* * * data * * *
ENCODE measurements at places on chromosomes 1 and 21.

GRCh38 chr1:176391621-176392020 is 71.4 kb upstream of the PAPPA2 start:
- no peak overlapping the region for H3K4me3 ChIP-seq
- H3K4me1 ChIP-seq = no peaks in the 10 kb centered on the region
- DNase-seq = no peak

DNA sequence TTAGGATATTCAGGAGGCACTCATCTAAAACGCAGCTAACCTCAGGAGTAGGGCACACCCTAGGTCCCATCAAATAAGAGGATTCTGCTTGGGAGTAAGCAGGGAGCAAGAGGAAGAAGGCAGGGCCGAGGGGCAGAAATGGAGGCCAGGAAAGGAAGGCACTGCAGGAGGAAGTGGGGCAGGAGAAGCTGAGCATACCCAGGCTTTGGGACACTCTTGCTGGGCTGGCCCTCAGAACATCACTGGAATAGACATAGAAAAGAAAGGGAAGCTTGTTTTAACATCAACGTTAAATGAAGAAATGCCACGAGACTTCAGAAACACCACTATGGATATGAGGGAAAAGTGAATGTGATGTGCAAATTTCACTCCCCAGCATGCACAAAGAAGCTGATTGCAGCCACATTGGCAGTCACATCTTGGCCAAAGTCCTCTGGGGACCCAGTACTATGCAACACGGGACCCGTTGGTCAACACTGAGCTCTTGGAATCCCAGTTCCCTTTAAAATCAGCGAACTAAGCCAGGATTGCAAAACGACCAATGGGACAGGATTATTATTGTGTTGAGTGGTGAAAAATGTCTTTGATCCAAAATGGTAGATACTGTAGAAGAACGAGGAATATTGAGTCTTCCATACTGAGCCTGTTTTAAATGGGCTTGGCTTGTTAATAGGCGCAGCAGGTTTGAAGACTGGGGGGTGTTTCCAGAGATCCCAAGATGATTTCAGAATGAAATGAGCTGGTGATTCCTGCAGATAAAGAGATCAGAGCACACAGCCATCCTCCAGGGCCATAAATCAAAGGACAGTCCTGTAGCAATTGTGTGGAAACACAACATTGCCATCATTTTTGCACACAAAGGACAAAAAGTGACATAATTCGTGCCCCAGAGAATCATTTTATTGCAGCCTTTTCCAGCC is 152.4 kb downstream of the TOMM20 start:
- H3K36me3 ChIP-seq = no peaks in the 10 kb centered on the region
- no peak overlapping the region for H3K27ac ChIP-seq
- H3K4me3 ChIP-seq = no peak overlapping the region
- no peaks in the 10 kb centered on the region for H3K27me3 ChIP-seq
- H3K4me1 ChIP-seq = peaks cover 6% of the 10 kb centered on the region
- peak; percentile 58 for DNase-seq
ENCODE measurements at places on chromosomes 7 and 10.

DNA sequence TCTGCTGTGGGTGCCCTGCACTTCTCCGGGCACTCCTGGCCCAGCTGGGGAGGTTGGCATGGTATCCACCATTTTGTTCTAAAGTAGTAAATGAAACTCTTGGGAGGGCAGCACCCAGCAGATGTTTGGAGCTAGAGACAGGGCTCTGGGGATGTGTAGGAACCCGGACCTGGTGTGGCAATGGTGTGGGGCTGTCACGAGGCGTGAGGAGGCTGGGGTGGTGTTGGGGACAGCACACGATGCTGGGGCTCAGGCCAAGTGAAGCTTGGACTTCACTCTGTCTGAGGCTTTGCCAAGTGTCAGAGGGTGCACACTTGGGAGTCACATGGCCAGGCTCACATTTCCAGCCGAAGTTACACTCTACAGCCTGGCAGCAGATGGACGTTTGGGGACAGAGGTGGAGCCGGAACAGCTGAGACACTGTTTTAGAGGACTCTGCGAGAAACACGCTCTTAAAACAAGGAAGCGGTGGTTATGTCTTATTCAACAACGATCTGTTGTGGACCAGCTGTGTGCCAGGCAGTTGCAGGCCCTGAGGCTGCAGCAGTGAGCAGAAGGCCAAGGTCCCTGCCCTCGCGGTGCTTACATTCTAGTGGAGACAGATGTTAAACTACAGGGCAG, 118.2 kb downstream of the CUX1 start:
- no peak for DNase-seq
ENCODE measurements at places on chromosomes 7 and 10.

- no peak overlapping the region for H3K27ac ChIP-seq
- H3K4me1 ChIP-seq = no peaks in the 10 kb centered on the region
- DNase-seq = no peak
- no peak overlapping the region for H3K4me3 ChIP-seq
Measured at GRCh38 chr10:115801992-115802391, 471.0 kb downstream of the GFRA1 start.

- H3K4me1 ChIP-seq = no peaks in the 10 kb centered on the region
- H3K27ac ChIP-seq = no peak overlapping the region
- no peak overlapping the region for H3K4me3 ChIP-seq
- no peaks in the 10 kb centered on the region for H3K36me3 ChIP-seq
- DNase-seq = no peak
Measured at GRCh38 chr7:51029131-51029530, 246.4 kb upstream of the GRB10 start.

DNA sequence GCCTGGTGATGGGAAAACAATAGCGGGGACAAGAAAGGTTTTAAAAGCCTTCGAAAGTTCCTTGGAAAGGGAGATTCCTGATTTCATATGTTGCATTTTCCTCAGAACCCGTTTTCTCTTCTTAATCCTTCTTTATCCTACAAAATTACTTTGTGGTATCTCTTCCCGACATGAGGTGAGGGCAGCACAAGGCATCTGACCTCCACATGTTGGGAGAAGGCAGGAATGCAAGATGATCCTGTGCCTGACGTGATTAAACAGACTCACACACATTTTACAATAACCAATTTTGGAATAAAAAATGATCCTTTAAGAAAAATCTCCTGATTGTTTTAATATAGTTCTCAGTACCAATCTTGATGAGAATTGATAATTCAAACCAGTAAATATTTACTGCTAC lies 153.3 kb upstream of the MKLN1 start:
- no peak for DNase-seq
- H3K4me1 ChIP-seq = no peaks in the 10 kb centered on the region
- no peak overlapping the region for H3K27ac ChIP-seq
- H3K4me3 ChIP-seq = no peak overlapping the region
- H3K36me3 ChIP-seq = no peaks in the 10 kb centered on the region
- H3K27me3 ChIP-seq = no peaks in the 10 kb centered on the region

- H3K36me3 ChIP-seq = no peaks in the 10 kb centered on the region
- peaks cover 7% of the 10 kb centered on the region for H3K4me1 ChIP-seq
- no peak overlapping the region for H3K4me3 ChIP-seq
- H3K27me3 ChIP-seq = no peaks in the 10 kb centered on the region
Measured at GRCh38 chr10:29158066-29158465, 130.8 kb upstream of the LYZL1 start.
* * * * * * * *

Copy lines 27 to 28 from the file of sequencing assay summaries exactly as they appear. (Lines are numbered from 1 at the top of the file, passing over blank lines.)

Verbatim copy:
Measured at GRCh38 chr7:51029131-51029530, 246.4 kb upstream of the GRB10 start.

DNA sequence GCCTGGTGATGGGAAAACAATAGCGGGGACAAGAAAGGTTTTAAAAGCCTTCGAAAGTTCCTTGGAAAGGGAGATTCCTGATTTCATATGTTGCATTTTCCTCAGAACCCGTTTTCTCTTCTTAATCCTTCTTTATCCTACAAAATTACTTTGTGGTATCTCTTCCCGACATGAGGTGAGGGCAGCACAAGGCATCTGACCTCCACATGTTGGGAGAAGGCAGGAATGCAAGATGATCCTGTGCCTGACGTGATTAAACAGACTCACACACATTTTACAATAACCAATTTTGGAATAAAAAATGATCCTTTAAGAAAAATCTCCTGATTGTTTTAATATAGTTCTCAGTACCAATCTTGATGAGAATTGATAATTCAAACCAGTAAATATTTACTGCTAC lies 153.3 kb upstream of the MKLN1 start: